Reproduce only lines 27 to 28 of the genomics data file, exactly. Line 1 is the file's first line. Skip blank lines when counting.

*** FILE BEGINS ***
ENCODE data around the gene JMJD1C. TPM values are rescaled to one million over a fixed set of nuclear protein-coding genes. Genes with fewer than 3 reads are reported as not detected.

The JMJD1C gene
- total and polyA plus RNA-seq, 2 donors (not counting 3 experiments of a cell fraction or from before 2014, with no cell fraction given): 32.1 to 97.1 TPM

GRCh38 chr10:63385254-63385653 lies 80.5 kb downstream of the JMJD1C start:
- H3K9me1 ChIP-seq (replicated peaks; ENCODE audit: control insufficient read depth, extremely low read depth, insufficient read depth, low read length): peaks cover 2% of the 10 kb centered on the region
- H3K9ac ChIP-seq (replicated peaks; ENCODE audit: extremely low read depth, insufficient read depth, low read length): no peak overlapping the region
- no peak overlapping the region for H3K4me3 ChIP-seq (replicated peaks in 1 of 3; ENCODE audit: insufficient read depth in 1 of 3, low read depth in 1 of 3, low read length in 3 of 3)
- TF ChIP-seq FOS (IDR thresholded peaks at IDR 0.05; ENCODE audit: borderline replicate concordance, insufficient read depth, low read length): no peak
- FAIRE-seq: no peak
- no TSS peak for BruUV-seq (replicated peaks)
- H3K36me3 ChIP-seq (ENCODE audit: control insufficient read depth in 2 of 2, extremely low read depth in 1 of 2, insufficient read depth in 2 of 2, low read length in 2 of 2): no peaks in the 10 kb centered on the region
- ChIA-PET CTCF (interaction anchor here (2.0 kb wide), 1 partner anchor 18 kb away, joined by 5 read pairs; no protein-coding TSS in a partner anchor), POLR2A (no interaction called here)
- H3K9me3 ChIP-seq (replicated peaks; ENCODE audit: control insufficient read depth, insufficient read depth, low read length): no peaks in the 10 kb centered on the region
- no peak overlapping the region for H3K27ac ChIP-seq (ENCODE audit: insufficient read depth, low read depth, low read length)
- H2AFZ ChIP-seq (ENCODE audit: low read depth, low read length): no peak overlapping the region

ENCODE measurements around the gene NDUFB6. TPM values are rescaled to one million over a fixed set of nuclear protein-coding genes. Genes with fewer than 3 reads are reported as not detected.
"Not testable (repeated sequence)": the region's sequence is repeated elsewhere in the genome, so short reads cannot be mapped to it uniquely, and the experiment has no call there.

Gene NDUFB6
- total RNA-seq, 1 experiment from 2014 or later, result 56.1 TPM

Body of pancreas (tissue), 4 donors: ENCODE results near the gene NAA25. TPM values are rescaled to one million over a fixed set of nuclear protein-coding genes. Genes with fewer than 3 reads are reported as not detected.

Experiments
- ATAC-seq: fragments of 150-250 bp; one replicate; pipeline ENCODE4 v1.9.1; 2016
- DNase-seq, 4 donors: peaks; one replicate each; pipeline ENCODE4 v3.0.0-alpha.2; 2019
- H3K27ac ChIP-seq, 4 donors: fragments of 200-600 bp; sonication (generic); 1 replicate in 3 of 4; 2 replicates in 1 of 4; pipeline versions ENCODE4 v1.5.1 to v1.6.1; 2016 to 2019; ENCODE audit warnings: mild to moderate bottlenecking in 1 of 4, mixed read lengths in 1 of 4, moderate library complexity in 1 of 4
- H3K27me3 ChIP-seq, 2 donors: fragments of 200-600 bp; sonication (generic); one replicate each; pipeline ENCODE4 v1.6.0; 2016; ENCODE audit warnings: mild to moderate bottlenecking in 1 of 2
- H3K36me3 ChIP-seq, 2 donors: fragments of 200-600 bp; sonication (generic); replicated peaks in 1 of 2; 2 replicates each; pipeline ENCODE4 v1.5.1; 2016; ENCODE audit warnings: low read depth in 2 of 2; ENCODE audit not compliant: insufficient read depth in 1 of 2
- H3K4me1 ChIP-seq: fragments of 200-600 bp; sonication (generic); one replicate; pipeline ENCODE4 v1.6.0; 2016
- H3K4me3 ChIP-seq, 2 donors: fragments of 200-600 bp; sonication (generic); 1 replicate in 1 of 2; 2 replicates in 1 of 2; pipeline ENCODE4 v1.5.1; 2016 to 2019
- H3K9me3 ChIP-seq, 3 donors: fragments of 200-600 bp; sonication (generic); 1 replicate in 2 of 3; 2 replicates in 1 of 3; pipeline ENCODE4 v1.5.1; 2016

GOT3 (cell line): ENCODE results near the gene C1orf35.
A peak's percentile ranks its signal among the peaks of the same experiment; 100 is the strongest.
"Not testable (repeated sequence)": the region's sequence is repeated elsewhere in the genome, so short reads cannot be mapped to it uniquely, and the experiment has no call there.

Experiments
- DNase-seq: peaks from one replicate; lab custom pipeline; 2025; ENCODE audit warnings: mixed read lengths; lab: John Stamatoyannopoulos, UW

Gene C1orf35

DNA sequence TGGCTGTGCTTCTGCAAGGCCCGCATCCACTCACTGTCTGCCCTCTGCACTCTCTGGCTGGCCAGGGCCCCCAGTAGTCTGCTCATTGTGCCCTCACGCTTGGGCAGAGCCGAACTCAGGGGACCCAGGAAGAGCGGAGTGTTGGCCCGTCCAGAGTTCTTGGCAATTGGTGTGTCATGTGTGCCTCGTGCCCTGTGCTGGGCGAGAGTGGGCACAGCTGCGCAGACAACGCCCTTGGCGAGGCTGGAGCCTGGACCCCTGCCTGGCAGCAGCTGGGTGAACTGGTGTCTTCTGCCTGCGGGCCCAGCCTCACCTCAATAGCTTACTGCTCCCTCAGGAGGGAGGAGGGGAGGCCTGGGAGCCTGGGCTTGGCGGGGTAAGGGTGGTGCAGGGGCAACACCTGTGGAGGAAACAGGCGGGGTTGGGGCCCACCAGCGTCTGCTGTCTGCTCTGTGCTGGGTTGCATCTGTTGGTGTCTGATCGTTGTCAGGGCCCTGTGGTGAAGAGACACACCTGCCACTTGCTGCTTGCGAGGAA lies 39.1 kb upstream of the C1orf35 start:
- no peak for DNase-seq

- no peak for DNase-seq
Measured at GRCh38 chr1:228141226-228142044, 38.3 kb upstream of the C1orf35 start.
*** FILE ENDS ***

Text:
- H3K4me1 ChIP-seq: fragments of 200-600 bp; sonication (generic); one replicate; pipeline ENCODE4 v1.6.0; 2016
- H3K4me3 ChIP-seq, 2 donors: fragments of 200-600 bp; sonication (generic); 1 replicate in 1 of 2; 2 replicates in 1 of 2; pipeline ENCODE4 v1.5.1; 2016 to 2019